People / Faculty

Elly Nedivi

Elly Nedivi, Ph.D.
Professor of Neurobiology

Department of Brain and Cognitive Sciences
Building: 46-3239
Lab: Nedivi Lab

Molecular Genetic Analysis of Synaptic Plasticity

The capacity of the brain to modify connections in response to levels of activity is termed plasticity. Plasticity is a prominent feature of brain development, and in the adult underlies learning and memory and adaptive reorganization of sensory maps. To understand the cellular mechanisms that underlie activity-dependent plasticity in the developing and adult brain, we are identifying and characterizing the participating genes and the function of the proteins they encode. This work began with the cloning of a large number of activity-regulate genes that we termed candidate plasticity genes (CPGs). Although only a small subset of these genes have been pursued to date, it is clear that the pool is highly enriched for genes that are relevant to neuronal and synaptic function.

One CPG characterized in depth, CPG2, has emerged as a key component of a specialized postsynaptic endocytic mechanism devoted to internalization of synaptic proteins, including glutamate receptors. Another, CPG15, plays a dual role in the brain: as a survival factor that rescues cells from apoptosis, and as a growth and differentiation factor that affects process outgrowth and synaptic maturation.

In collaboration with Dr. So's group in the Dept. of Mechanical Engineering at MIT w e have fabricated a custom designed multi-photon microscope for chronic in vivo imaging of neuronal morphology in the intact rodent cerebral cortex. Using this system we have imaged and reconstructed the dendritic trees of neurons in visual cortex of thy1 -EGFP transgenic mice. These mice express EGFP in a random subset of neurons sparsely distributed within the superficial cortical layers that are optically accessible through surgically implanted cranial windows. Chronic imaging of the same neurons over a period of months, revealed an unexpected degree of remodeling in adult neurons. Establishing the baseline dynamics of dendritic remodeling now allows us to examine the brains of mice deficient in specific CPGs and ask how they compare with normal brains.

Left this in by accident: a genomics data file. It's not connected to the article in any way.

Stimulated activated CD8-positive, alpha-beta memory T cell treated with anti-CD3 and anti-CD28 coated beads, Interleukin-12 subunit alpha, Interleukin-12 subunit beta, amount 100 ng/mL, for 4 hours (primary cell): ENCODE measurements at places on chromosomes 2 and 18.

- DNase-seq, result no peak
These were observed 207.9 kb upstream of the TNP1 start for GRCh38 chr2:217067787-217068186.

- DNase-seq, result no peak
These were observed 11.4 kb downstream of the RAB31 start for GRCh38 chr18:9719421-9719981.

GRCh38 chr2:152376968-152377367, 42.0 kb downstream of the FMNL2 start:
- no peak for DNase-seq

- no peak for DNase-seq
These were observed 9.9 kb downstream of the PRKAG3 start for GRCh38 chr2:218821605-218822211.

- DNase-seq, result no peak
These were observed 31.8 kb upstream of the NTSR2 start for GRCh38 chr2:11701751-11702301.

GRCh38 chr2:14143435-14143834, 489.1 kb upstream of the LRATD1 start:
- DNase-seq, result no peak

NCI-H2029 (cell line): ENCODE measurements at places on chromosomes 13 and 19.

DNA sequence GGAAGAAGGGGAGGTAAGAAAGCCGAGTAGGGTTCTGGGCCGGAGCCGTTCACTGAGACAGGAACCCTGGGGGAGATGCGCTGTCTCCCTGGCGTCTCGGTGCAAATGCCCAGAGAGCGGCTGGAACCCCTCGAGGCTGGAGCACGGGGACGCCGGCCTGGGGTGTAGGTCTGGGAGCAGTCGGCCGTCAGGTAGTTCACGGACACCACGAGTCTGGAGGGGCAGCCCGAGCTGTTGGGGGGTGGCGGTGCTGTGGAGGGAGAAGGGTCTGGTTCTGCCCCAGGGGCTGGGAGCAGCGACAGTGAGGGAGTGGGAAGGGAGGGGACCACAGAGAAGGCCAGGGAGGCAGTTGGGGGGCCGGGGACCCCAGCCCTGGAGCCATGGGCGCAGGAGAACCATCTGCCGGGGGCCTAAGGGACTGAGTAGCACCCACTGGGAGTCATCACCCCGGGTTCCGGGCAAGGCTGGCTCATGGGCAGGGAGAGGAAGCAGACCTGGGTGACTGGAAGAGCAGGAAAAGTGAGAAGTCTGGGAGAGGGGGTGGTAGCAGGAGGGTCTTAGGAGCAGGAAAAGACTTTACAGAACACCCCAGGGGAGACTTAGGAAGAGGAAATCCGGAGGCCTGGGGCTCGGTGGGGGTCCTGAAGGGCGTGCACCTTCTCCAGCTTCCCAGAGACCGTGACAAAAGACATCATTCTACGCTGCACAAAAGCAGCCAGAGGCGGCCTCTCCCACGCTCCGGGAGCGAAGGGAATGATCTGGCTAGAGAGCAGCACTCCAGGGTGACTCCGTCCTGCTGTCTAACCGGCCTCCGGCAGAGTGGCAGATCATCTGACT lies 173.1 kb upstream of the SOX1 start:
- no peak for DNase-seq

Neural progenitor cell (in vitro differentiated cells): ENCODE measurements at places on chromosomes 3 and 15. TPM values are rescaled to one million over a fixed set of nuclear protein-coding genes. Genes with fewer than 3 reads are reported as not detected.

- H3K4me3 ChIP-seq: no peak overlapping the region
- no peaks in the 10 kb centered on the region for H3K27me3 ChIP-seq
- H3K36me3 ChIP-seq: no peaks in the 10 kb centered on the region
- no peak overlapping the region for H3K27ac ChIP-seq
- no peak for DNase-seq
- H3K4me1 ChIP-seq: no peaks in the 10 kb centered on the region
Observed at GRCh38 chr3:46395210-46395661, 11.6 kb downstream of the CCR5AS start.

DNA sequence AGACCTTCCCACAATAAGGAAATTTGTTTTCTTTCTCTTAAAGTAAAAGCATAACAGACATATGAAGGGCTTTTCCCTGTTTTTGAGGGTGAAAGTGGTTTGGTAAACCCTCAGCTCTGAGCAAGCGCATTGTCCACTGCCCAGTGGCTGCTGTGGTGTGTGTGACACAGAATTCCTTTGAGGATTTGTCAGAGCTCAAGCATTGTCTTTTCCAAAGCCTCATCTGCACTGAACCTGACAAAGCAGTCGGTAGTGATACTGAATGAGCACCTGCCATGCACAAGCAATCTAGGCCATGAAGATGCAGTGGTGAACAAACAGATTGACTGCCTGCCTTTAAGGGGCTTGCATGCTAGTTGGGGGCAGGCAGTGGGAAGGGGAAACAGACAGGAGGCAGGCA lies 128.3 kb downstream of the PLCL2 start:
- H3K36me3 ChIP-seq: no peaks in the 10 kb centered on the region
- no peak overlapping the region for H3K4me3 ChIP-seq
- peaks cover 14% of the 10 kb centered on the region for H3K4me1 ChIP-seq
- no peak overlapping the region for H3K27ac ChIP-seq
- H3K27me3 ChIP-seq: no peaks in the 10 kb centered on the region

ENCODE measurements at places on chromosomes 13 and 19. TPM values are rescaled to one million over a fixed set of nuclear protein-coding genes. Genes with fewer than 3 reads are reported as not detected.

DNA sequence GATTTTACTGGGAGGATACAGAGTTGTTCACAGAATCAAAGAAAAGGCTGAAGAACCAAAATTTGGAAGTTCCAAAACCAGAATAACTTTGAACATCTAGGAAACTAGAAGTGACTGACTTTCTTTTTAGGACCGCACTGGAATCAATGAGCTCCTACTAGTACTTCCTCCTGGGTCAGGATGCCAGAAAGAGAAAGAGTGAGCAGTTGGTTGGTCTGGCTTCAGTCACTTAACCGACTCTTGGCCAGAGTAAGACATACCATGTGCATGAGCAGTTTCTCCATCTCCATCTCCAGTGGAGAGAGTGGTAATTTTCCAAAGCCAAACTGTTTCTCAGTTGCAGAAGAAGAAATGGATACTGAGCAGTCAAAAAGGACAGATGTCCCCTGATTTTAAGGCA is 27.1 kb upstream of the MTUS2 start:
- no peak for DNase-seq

Loebrich S, Nedivi E. The function of activity-regulated genes in the nervous
system. Physiol Rev. 2009 Oct;89(4):1079-103. Review.

Holtmaat A, Bonhoeffer T, Chow DK, Chuckowree J, De Paola V, Hofer SB, Hübener M, Keck T, Knott G, Lee WC, Mostany R, Mrsic-Flogel TD, Nedivi E,
Portera-Cailliau C, Svoboda K, Trachtenberg JT, Wilbrecht L. Long-term,
high-resolution imaging in the mouse neocortex through a chronic cranial window.
Nat Protoc. 2009;4(8):1128-44. Epub 2009 Jul 16.

Lee WC, Chen JL, Huang H, Leslie JH, Amitai Y, So PT, Nedivi E. A dynamic zone defines interneuron remodeling in the adult neocortex. Proc Natl Acad Sci U S A. 2008 Dec 16;105(50):19968-73. Epub 2008 Dec 9.

Fujino T, Wu Z, Lin WC, Phillips MA, Nedivi E. cpg15 and cpg15-2 constitute a
family of activity-regulated ligands expressed differentially in the nervous
system to promote neurite growth and neuronal survival. J Comp Neurol. 2008 Apr 10;507(5):1831-45

Additional Publications